New House committee to
review declining college
enrollment and economy
By SARA ANSPACH
Predictions of declining enrollments
and slackening economic conditions
have prompted state legislators to
begin long-range planning for changes
that might be needed in the state's
higher education system.
The state House Committee on
Colleges and Universities has created a
joint House-Senate subcommittee to
review existing studies on declining
enrollment and economic forecasts and
to make recommendations to the
state's public colleges.
REP. JEFF DONGVILLO (D-Scotts-
ville) and Sen. Jack Faxon (D-Detroit)
will co-chair the subcommittee, which
still is "in the beginning stages," ac-
cording to House Democratic Research
member Jan Lyddon.
The Senate Education Committee has
been meeting with administrators from
Michigan's public four-year institutions
during the last several months to
discuss state appropriations, Lyddon
said. She said the legislators noticed
disagreement on forecasts of
enrollment declines during the
discussions, and a "considerable
amount of ear about the implications of
all kinds of economic conditions"
among college administrators.
The subcommittee was formed to
examine these conflicting reports and
advise universities, according to Lyd-
"WE'RE NOT INTO a dire situation,
but we like to be forward-looking,"
Lyddon said. She added that Michigan
has "one of the best" higher
educational systems and the legislaure
is interested in preserving the quality of
education the state currently boasts.
But, she continued, "We've got to
recognize there are going to be
"State budgets are getting tighter
and tighter. Schools costs are in-
creasing rapidly," she said. As federal,
state, and local resources become scar-
ce, schools won't be able to contine the
"growth spurt" that started in the early
1960s with the influx of the post-war
baby boom children, Lyddon explained.
The subcommittee expects to finish
its review by the end of December, she
UNIVERSITY Vice-President for
Academic Affairs Harold Shapiro said
the University hasn't made any special
predictions for enrollment statistics.
According to Shapiro, a university can
either "sit back and see what happens,
or it can pursue an aggressive recruit-
ment program and maintain
enrollment in the face of a nation-wide
(enrollment) decline." The University
has chosen the latter course, he said,
and will be stepping up recruitment ef-
forts in the next decade.
Other schools, according to Lyddon,
are beginning to recruit non-traditional
students, such as older students and
those who come from educationally
disadvantaged backgrounds, to fill the
In addition to predictions of fewer
students and economic troubles, there
are other factors which may bring
about some changes in state colleges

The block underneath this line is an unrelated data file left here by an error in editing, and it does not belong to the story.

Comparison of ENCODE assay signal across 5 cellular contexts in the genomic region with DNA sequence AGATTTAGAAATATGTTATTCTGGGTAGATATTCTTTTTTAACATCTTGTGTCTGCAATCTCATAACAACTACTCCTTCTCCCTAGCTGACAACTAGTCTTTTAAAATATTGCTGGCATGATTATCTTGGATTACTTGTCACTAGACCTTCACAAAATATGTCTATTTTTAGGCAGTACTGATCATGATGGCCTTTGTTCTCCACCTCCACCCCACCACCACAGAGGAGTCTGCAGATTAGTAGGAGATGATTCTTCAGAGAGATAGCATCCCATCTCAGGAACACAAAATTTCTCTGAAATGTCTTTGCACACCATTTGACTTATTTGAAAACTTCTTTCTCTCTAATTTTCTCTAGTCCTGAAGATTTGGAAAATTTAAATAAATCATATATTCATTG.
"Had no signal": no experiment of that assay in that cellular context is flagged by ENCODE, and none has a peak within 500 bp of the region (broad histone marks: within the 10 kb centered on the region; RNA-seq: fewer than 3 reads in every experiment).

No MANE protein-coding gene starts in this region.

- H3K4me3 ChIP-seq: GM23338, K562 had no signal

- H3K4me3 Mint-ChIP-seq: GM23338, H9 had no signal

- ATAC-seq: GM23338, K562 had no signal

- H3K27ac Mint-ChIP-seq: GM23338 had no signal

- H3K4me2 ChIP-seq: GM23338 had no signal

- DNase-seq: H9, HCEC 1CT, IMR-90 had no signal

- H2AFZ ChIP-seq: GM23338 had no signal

and universities, she noted. The three
largest colleges in the state, Wayne
State University, Michigan State
University, and this University, have or
soon will have new presidents, and the
State Board of Education will be
looking for another president in the
near future, she said.
Early bird Daily Photo by JIM KRUZ
This little fellow is waiting patiently in the display window of Goodyear's
Department Store on S. Main St. He's sweating out the summer, anticipating
the first Wolverine football game with Northwestern University in Michigan
Stadium Sept. 8.
Gimme an A
Gimme an l... L ...Y *
Givb the MICHIGAN DAILY
that old college try.
CALL 764-0558 to order your subscription
The Ann Arbor Film Cooperative presentsat ML«, $1.50
SATURDAY, JUNE 30
(Mel Brooks, 1975) 7 & 10:20-MLB 3
An outrageous comic masterpiece and ingenious parody of the famed horror
tale from the mad master of mayhem, Mel Brooks. Gene Wilder who wrote
the screenplay with Brooks, is hilarious as the new Dr. Frankenstein. With
PETER BOYLE, MARTY FELDMAN, MADELINE KAHN, and CLORIS LEACHMAN.
"There hasn't been this kind of craziness on the screen in years. Mel Brooks
can make you laugh helplessly."-Pauline Kael.
START THE REVOLUTION WITHOUT ME
(Bud Yorkin, 1970) $:40 only-MLB 3
GENE WILDER'S funniest role is in this spoof of swashbucklers. Wilder and
Donald Sutherland play dual roles as two sets of twins mixed up at birth.
One set grows up peasant, the other aristocrat. Their accidental but simul-
taneous presence at the court of Louis XVI years later causes such riotous
confusion that the French Revolution is almost averted! "A mad, attectionate
tribute to every historical melodrama anybody ever saw. Wilder and Suther-
land ,oerform magically."-L.A. TIMES. With BILLY WHITELAW and ORSON
TUESDAY: Free Showing Joseph Lewis' films
THE MINSTREL MAN and DESPERATE SEARCH